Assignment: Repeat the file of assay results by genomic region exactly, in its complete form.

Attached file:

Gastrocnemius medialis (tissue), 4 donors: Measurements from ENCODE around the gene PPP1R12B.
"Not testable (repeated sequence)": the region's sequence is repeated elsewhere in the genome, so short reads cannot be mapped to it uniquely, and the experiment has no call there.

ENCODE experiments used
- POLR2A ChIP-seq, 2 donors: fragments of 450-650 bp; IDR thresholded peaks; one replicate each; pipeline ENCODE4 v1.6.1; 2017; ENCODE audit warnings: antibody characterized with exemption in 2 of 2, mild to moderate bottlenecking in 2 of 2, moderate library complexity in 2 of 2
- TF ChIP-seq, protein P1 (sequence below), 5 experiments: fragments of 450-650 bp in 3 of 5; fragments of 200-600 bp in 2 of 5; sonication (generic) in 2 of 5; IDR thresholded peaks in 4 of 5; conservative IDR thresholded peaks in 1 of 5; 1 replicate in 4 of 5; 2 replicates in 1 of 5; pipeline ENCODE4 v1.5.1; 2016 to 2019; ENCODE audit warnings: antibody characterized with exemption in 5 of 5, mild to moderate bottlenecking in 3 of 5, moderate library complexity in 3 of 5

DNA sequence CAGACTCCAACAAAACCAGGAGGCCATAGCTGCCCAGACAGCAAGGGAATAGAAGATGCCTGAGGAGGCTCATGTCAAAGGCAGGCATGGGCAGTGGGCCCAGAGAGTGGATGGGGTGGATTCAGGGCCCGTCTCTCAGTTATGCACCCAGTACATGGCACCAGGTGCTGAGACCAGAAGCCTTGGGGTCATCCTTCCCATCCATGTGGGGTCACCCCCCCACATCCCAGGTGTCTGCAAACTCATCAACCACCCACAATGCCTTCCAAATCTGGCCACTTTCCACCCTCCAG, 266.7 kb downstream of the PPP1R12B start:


Gastrocnemius medialis (tissue), 4 donors: Measurements from ENCODE around the gene PPP1R12B.
"Not testable (repeated sequence)": the region's sequence is repeated elsewhere in the genome, so short reads cannot be mapped to it uniquely, and the experiment has no call there.

ENCODE experiments used
- POLR2A ChIP-seq, 2 donors: fragments of 450-650 bp; IDR thresholded peaks; one replicate each; pipeline ENCODE4 v1.6.1; 2017; ENCODE audit warnings: antibody characterized with exemption in 2 of 2, mild to moderate bottlenecking in 2 of 2, moderate library complexity in 2 of 2
- TF ChIP-seq, protein P1 (sequence below), 5 experiments: fragments of 450-650 bp in 3 of 5; fragments of 200-600 bp in 2 of 5; sonication (generic) in 2 of 5; IDR thresholded peaks in 4 of 5; conservative IDR thresholded peaks in 1 of 5; 1 replicate in 4 of 5; 2 replicates in 1 of 5; pipeline ENCODE4 v1.5.1; 2016 to 2019; ENCODE audit warnings: antibody characterized with exemption in 5 of 5, mild to moderate bottlenecking in 3 of 5, moderate library complexity in 3 of 5

DNA sequence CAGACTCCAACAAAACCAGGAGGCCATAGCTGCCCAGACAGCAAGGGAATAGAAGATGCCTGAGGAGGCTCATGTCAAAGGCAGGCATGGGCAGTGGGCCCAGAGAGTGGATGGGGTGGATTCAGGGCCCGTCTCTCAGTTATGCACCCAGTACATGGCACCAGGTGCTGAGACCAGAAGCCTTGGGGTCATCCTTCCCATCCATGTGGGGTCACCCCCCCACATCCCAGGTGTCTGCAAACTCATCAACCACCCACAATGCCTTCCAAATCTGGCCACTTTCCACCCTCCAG, 266.7 kb downstream of the PPP1R12B start: